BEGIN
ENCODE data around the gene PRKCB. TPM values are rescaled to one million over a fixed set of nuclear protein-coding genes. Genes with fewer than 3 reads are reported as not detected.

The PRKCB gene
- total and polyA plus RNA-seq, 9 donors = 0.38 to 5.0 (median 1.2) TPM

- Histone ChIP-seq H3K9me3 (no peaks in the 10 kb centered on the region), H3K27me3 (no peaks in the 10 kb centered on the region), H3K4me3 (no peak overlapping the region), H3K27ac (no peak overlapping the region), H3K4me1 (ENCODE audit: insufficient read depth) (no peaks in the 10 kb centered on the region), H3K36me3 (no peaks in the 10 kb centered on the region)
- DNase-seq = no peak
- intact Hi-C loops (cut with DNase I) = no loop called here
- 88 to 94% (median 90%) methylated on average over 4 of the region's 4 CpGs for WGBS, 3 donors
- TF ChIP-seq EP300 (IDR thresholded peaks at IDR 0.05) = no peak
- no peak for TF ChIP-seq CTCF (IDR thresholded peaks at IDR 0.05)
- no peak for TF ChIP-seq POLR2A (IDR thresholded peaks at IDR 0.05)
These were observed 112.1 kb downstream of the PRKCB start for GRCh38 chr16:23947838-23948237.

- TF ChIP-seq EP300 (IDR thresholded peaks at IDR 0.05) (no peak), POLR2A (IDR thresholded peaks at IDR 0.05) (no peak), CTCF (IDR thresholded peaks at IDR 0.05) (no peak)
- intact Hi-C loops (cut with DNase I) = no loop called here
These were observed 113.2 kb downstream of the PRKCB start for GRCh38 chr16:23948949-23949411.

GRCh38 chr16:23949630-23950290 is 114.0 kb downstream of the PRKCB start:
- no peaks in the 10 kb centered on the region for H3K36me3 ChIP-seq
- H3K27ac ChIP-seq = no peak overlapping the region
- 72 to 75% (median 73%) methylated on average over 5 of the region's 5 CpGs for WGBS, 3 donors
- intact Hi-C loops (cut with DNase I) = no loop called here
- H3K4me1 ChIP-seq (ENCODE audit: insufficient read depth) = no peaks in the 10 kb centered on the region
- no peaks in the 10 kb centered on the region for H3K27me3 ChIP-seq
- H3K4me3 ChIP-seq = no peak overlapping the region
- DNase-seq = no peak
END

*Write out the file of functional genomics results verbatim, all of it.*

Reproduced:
ENCODE data around the gene PRKCB. TPM values are rescaled to one million over a fixed set of nuclear protein-coding genes. Genes with fewer than 3 reads are reported as not detected.

The PRKCB gene
- total and polyA plus RNA-seq, 9 donors = 0.38 to 5.0 (median 1.2) TPM

- Histone ChIP-seq H3K9me3 (no peaks in the 10 kb centered on the region), H3K27me3 (no peaks in the 10 kb centered on the region), H3K4me3 (no peak overlapping the region), H3K27ac (no peak overlapping the region), H3K4me1 (ENCODE audit: insufficient read depth) (no peaks in the 10 kb centered on the region), H3K36me3 (no peaks in the 10 kb centered on the region)
- DNase-seq = no peak
- intact Hi-C loops (cut with DNase I) = no loop called here
- 88 to 94% (median 90%) methylated on average over 4 of the region's 4 CpGs for WGBS, 3 donors
- TF ChIP-seq EP300 (IDR thresholded peaks at IDR 0.05) = no peak
- no peak for TF ChIP-seq CTCF (IDR thresholded peaks at IDR 0.05)
- no peak for TF ChIP-seq POLR2A (IDR thresholded peaks at IDR 0.05)
These were observed 112.1 kb downstream of the PRKCB start for GRCh38 chr16:23947838-23948237.

- TF ChIP-seq EP300 (IDR thresholded peaks at IDR 0.05) (no peak), POLR2A (IDR thresholded peaks at IDR 0.05) (no peak), CTCF (IDR thresholded peaks at IDR 0.05) (no peak)
- intact Hi-C loops (cut with DNase I) = no loop called here
These were observed 113.2 kb downstream of the PRKCB start for GRCh38 chr16:23948949-23949411.

GRCh38 chr16:23949630-23950290 is 114.0 kb downstream of the PRKCB start:
- no peaks in the 10 kb centered on the region for H3K36me3 ChIP-seq
- H3K27ac ChIP-seq = no peak overlapping the region
- 72 to 75% (median 73%) methylated on average over 5 of the region's 5 CpGs for WGBS, 3 donors
- intact Hi-C loops (cut with DNase I) = no loop called here
- H3K4me1 ChIP-seq (ENCODE audit: insufficient read depth) = no peaks in the 10 kb centered on the region
- no peaks in the 10 kb centered on the region for H3K27me3 ChIP-seq
- H3K4me3 ChIP-seq = no peak overlapping the region
- DNase-seq = no peak